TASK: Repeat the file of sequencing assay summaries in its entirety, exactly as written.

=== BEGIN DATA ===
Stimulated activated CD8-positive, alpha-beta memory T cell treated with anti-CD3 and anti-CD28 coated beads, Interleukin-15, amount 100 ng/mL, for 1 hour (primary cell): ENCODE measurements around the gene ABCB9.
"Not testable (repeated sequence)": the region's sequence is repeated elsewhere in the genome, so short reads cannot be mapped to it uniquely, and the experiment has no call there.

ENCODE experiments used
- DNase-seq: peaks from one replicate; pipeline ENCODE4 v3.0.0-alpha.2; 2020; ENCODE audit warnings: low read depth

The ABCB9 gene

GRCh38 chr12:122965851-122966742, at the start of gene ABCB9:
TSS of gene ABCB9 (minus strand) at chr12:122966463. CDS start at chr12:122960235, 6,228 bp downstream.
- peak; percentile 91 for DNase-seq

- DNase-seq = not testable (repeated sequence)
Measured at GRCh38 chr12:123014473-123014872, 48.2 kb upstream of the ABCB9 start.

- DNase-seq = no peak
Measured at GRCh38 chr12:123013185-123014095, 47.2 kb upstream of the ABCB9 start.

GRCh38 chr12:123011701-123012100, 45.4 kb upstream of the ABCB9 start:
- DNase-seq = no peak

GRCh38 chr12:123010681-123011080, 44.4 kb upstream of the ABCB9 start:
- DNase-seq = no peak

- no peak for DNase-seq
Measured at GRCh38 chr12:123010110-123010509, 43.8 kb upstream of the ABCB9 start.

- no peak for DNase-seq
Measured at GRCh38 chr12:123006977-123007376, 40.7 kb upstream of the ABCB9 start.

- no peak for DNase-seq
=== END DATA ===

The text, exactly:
Stimulated activated CD8-positive, alpha-beta memory T cell treated with anti-CD3 and anti-CD28 coated beads, Interleukin-15, amount 100 ng/mL, for 1 hour (primary cell): ENCODE measurements around the gene ABCB9.
"Not testable (repeated sequence)": the region's sequence is repeated elsewhere in the genome, so short reads cannot be mapped to it uniquely, and the experiment has no call there.

ENCODE experiments used
- DNase-seq: peaks from one replicate; pipeline ENCODE4 v3.0.0-alpha.2; 2020; ENCODE audit warnings: low read depth

The ABCB9 gene

GRCh38 chr12:122965851-122966742, at the start of gene ABCB9:
TSS of gene ABCB9 (minus strand) at chr12:122966463. CDS start at chr12:122960235, 6,228 bp downstream.
- peak; percentile 91 for DNase-seq

- DNase-seq = not testable (repeated sequence)
Measured at GRCh38 chr12:123014473-123014872, 48.2 kb upstream of the ABCB9 start.

- DNase-seq = no peak
Measured at GRCh38 chr12:123013185-123014095, 47.2 kb upstream of the ABCB9 start.

GRCh38 chr12:123011701-123012100, 45.4 kb upstream of the ABCB9 start:
- DNase-seq = no peak

GRCh38 chr12:123010681-123011080, 44.4 kb upstream of the ABCB9 start:
- DNase-seq = no peak

- no peak for DNase-seq
Measured at GRCh38 chr12:123010110-123010509, 43.8 kb upstream of the ABCB9 start.

- no peak for DNase-seq
Measured at GRCh38 chr12:123006977-123007376, 40.7 kb upstream of the ABCB9 start.

- no peak for DNase-seq